Advertisement

Persistent HPV16 DNA in Post-Treatment Oral Rinse Associated With Poor Prognosis in HPV-Related Oropharyngeal Carcinoma

Advertisement

Key Points

  • Persistent HPV16 DNA in oral rinses was found in 4% of patients.
  • Persistent HPV16 DNA was associated with significantly poorer disease-free and overall survival.

In a prospective cohort study reported in JAMA Oncology, Rettig et al found that persistent human papillomavirus (HPV) type 16 DNA in post-treatment oral rinses was associated with a poorer prognosis in patients with HPV-related oropharyngeal cancer.

The study included 124 patients treated with curative intent between 2009 and 2013 at four academic tertiary referral cancer centers in the United States who had at least one post-treatment oral rinse sample available.

Persistence and Outcomes

Oral HPV16 DNA was found in 67 patients (54%) at diagnosis and in 6 (5%) after treatment, with 5 (4% of population) of the 6 having positive oral rinses at diagnosis—ie, persistent HPV16 DNA. Overall, 2-year disease-free survival was 92%, and 2-year overall survival was 98%.

Persistent oral HPV16 DNA was associated with significantly worse disease-free survival (hazard ratio [HR] = 29.7, 95% confidence interval [CI] = 9.0–98.2) and overall survival (HR = 23.5, 95% CI = 4.7–116.9). Recurrent disease was observed in each of the 5 patients with persistent oral HPV16 DNA, with 3 having local disease involvement, compared with 9 (8%) of 119 without persistent oral HPV16 DNA, with 1 having local disease involvement. The median time from earliest post-treatment oral HPV16 DNA detection to recurrence was 7.0 months (range = 3.7–10.9 months).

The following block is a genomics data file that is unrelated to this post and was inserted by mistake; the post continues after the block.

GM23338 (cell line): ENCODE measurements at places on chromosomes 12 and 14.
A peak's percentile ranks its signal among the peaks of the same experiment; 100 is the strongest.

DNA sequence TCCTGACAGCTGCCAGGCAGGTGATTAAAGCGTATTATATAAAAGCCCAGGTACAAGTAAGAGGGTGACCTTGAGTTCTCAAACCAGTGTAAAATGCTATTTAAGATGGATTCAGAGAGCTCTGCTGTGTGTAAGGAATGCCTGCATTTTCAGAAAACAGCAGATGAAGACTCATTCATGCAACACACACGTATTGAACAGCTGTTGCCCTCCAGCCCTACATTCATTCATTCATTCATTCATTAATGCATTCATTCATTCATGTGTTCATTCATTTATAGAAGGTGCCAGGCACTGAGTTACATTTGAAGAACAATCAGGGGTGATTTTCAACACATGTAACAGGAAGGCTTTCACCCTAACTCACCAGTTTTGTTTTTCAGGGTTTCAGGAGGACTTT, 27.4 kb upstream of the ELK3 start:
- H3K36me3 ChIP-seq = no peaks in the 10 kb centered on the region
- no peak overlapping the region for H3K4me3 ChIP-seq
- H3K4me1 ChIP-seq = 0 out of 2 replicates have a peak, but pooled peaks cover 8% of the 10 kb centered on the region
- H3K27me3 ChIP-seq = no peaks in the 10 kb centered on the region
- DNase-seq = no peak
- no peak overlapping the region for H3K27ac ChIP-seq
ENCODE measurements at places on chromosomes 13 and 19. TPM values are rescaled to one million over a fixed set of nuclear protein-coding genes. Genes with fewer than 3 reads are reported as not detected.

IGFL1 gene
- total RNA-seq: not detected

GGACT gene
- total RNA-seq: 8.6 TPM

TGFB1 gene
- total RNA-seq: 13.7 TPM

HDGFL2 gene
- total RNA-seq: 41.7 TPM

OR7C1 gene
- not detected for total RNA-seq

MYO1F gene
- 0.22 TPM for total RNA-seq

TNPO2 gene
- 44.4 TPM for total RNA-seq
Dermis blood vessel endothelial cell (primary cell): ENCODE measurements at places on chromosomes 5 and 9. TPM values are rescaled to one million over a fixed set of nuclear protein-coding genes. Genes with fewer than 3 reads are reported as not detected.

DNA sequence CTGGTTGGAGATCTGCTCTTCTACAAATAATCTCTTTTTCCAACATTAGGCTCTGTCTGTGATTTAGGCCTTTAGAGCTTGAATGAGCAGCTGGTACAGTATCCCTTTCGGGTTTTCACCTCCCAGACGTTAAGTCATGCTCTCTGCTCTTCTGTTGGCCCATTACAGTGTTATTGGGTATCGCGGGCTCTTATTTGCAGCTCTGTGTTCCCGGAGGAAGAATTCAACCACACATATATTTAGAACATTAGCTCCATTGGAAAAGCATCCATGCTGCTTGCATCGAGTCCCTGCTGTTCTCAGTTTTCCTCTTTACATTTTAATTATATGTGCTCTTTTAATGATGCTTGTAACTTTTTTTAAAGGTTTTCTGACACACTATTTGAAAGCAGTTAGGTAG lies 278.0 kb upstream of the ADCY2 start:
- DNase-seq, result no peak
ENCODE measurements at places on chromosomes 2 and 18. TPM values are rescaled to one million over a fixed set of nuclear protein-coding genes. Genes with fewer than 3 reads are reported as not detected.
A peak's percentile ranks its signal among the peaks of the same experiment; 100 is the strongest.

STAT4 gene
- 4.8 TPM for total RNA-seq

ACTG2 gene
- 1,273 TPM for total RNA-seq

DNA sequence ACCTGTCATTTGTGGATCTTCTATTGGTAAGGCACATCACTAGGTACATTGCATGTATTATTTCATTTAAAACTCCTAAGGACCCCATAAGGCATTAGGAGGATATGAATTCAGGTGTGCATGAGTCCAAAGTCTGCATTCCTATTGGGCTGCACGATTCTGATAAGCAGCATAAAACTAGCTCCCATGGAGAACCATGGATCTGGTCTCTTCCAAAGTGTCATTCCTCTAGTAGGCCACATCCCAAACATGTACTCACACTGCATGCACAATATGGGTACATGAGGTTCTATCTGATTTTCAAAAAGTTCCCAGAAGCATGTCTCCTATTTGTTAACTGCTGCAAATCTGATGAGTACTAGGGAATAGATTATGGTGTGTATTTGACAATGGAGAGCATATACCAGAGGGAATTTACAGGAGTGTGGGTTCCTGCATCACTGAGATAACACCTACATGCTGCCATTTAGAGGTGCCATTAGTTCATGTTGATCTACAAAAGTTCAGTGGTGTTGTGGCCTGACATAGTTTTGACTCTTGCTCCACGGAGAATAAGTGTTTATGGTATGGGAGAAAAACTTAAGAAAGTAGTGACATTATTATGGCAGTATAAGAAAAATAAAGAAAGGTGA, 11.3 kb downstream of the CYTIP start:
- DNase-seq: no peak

The investigators concluded: “Human papillomavirus type 16 DNA in oral rinses is common at diagnosis but rare after treatment for HPV-[related oropharyngeal carcinoma]. Our data suggest that, although infrequent, persistent HPV16 DNA in post-treatment oral rinses is associated with poor prognosis and is a potential tool for long-term tumor surveillance, perhaps more so for local recurrence.”

Gypsyamber D’Souza, PhD, of Johns Hopkins Bloomberg School of Public Health, is the corresponding author of the JAMA Oncology article.

For full disclosures of the study authors, visit oncology.jamanetwork.com.

The content in this post has not been reviewed by the American Society of Clinical Oncology, Inc. (ASCO®) and does not necessarily reflect the ideas and opinions of ASCO®.


Advertisement

Advertisement



Advertisement